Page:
This was so much a part of my experience with street harassment in high school (and college too!). This kind of harassment was the first kind I ever experienced, and added to the crap I already got from my classmates, it made me feel pretty worthless to have total strangers yell the same things at me. It made me think that they were true because the random jerk on the street was like some kind of impartial judge of my worthiness to exist in public not wearing a bag over my head. This is what makes me so angry about when people just brush street harassment aside like women should be flattered. The people excusing it don't think about the times when it is hateful and mean, maybe they don't even consider that it ever could be. Whether "positive" or negative, It's always an interruption I can do without. It always makes me feel judged and self conscious. I'm just trying to get to work!

I never talked about it when I was younger because it was too much to have to repeat to my mum or someone else in authority. I guess I secretly worried that they would agree.

And this from JennaXO:

I can't ever speak on the posts where women feel threatened by the men catcalling her because it never happened to me that way. In fact it happens to me in the way spoken of above, and here I thought I was one of very few. I was always and still am (from a douchebag who only likes the tall leggy thin girls' perspective) the "ugly" one of my group of friends. Reading this sent me back to my teen years when my group of friends were catcalled more often and feeling all sorts of messed up because they said some nasty things to me, and even being hurt because there were times when I was left out of the "compliments"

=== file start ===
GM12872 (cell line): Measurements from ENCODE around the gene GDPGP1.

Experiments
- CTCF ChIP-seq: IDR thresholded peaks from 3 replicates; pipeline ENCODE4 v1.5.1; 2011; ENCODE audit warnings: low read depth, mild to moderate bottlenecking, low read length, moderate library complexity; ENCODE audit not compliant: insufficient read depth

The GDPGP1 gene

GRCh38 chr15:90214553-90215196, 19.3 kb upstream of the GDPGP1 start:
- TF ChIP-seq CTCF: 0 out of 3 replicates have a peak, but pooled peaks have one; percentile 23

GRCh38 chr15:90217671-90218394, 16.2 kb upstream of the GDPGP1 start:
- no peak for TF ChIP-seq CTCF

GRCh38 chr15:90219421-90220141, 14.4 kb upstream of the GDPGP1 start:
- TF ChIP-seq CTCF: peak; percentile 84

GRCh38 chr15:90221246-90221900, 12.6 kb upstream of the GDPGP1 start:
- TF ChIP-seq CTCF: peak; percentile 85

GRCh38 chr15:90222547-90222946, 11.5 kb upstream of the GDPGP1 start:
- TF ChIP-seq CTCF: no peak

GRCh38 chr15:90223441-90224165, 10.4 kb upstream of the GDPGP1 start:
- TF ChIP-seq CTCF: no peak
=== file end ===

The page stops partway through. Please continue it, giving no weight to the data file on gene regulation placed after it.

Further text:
I write "compliments" because being an overweight teen girl who thought she was the equivalent to a pile of shit thought that a guy yelling at you "I wonder how her pussy feels" was a compliment! Pshaw! How I have grown myself, too. It's just a bit more comforting to know that I wasn't the only girl victim to this type of catcalling. Not okay in the slightest, but comforting to see others talking it over. Thank God I have matured to understand that no woman deserves to feel uncomfortable for the body they have been given. I like the commentor who said she might have been secretly worried people would agree; I know I felt that way too. I still remember wanting to pretend it never happened for most of my teen years just because I thought everyone felt that way about me as well.